(4)Any announcement requesting the public to attend an appeal, assemblage, athletic or competitive event, carnival, circus, concert, contest, dance, entertainment, exhibition, exposition, game, lecture, meal, party, show, social gathering or other performance or event of any kind.

Thus, offers to sell books, or tapes of a radio program, or inviting participation in a conference for which attendees pay a fee, would constitute solicitations, even though the charity is not requesting a “gift,” as such.

In addition, the registration requirement is not dependent upon actually receiving a gift or other payment from the person being solicited. Finally, although the statutes are presumably justified by consumer protection concerns, in nearly all states, they apply to any solicitation, even if the solicitation is limited to businesses, or to company or family foundations.

Exemptions

Every state’s registration statute includes exemptions for various classes of charities. Among these are religious organizations; schools, colleges, and universities (and in many states, affiliates such as fundraising foundations and alumni associations); hospitals; and small charities that use only volunteers to solicit and whose gross receipts are relatively small. (The definition of each of these classes of exempt organizations, and the de minimis threshold varies in each state.)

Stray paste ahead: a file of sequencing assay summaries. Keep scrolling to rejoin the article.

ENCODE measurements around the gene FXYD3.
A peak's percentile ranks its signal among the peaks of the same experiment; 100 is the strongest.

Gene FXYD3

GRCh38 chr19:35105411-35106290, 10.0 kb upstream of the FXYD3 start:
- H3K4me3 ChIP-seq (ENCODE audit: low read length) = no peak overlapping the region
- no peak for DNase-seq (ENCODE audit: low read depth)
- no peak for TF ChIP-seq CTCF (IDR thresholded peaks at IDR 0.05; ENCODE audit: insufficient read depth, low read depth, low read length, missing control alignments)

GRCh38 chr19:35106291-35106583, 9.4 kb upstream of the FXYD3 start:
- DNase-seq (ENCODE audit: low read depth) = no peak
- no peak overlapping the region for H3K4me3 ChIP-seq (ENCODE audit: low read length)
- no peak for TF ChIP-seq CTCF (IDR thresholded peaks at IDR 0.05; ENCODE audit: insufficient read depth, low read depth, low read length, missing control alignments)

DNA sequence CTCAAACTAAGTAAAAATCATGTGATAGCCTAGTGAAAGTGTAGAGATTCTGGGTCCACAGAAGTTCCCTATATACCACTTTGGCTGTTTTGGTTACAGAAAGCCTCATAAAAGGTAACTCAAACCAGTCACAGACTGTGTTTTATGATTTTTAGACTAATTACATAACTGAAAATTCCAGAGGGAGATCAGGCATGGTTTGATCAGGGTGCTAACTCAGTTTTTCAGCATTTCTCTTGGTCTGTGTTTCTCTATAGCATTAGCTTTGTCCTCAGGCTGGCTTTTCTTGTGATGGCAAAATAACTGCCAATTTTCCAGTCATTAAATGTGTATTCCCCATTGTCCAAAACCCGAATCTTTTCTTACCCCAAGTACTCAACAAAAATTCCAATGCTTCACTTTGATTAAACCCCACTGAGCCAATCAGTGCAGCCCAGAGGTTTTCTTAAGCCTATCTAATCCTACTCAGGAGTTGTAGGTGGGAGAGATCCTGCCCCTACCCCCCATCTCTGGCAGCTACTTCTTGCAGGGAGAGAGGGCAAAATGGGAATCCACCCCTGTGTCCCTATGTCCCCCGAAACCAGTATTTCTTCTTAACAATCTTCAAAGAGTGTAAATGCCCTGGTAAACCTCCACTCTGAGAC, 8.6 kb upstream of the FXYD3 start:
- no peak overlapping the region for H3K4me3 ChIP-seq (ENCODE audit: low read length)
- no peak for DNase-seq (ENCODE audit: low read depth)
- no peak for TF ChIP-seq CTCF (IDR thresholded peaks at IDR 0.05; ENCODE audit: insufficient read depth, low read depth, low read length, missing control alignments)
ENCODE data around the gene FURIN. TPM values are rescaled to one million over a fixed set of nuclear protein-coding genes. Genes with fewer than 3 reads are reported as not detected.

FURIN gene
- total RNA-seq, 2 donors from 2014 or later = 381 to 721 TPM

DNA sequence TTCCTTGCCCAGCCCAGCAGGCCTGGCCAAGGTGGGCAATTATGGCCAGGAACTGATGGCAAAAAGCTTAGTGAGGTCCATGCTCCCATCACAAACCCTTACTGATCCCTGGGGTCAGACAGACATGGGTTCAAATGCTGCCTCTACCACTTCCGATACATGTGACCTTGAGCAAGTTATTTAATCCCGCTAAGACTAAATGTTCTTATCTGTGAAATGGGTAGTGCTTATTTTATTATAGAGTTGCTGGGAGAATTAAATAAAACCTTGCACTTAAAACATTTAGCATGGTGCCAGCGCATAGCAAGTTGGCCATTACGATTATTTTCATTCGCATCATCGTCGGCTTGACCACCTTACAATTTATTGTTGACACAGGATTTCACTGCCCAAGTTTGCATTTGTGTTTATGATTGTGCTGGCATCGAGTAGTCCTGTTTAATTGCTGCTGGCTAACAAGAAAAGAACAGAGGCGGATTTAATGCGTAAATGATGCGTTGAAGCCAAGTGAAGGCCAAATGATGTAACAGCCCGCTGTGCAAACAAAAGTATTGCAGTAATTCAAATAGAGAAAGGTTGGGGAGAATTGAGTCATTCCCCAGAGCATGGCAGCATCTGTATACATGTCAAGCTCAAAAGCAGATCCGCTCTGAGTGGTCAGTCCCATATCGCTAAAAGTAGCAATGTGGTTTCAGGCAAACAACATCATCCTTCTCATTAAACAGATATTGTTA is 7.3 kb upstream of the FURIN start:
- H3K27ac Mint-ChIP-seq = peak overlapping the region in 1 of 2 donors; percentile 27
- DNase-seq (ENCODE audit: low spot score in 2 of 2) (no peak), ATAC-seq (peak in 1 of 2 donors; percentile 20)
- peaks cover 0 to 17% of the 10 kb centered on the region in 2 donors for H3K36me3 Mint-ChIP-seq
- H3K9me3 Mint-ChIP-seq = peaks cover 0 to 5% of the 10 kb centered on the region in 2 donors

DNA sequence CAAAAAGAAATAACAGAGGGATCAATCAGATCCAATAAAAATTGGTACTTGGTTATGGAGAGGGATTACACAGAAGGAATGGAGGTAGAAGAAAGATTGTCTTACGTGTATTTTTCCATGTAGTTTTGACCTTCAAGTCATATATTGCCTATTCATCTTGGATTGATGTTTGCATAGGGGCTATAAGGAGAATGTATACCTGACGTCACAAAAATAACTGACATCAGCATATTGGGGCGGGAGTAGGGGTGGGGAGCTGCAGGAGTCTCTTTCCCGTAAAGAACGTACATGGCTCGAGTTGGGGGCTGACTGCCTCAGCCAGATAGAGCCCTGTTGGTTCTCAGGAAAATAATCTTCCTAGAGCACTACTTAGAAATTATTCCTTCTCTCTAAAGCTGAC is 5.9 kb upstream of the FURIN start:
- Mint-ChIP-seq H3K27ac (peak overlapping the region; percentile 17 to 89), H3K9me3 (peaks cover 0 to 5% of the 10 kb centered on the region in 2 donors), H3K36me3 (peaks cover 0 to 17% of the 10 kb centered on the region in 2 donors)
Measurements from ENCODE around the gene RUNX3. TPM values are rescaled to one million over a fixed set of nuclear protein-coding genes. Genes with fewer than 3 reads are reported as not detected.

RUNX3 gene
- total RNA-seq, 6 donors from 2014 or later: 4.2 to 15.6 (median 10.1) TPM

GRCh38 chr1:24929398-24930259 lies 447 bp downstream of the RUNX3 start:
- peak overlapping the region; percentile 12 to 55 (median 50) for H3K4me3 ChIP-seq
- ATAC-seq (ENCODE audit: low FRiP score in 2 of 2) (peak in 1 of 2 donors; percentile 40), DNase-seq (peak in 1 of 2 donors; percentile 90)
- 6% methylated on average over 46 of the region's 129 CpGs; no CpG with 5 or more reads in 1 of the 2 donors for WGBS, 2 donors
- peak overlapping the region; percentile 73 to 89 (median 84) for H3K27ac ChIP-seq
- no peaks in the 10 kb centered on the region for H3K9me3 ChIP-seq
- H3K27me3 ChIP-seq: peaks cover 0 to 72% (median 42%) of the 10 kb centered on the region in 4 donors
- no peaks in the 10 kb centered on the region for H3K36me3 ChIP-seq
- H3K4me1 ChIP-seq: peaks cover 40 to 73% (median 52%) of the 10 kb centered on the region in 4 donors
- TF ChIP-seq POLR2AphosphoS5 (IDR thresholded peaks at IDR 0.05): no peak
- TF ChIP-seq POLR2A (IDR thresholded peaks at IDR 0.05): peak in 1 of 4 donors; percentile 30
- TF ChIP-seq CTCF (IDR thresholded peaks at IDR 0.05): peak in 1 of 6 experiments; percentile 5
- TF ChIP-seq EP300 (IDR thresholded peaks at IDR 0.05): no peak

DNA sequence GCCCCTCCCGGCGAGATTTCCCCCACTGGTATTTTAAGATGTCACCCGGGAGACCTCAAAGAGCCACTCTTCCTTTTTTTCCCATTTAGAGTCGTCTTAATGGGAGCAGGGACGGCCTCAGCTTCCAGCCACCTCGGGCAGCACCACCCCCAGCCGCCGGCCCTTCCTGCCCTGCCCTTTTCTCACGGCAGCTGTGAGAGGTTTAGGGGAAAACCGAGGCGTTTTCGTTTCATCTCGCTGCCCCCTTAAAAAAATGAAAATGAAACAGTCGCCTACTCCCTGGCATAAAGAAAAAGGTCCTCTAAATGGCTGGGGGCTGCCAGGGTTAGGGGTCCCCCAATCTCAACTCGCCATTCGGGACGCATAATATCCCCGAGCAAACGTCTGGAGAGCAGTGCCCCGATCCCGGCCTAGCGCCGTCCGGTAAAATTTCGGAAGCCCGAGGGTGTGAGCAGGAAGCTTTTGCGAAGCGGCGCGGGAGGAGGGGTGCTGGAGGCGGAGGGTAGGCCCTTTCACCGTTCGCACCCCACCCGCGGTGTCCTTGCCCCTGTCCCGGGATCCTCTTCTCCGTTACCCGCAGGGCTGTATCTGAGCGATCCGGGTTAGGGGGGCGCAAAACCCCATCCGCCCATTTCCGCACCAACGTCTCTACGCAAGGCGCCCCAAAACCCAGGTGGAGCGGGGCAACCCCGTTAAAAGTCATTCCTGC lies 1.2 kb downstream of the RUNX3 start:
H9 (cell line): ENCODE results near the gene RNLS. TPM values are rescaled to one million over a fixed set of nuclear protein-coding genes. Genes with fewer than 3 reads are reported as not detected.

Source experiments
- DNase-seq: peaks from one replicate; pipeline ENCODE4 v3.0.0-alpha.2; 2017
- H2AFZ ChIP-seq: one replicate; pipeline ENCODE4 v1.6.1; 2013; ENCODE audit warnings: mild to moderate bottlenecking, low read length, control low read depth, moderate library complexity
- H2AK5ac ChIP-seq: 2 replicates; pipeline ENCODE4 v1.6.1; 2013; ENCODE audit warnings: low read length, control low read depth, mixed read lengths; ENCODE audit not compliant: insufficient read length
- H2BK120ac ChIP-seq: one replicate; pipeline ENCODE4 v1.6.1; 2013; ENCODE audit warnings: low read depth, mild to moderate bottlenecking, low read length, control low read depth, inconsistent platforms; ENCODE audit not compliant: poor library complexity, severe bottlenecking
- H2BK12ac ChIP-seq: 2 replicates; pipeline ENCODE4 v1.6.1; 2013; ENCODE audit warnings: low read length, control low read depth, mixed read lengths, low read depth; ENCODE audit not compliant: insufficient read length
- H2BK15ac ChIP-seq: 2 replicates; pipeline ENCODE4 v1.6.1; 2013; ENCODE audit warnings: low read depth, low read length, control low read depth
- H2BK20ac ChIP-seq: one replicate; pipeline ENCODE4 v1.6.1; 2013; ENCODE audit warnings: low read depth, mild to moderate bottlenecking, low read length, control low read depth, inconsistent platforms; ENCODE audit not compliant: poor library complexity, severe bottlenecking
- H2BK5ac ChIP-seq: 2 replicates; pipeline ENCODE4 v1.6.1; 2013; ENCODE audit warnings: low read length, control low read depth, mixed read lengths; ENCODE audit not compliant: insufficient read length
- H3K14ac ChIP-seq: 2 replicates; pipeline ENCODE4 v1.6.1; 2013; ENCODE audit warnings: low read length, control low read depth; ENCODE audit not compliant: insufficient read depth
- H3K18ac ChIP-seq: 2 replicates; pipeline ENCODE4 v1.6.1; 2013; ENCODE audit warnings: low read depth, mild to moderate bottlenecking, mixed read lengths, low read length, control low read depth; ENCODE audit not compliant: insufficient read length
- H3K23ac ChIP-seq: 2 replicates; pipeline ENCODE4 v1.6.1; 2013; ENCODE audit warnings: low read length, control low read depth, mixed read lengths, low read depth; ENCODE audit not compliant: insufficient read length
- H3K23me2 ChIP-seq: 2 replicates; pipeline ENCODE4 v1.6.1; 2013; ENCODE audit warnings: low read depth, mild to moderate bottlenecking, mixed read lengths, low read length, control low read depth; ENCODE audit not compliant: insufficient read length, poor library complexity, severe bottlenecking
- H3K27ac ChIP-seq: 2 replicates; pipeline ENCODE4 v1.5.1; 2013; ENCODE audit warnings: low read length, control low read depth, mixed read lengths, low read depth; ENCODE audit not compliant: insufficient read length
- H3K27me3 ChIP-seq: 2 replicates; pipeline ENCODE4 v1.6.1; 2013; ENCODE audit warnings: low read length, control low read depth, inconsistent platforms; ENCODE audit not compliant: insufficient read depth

Charities that believe they are generally exempt from registration should confirm (on a one-time basis) their exemption in each state, particularly if the organization expects to contract with a professional fundraising counsel or consultant, or a professional solicitor, e.g., a telephone solicitation firm. This is because many states also require registration of fundraising consultants and professional solicitors, and will deny registration to a consultant or solicitor if the state has no record that the charity is either properly registered or recognized by the state as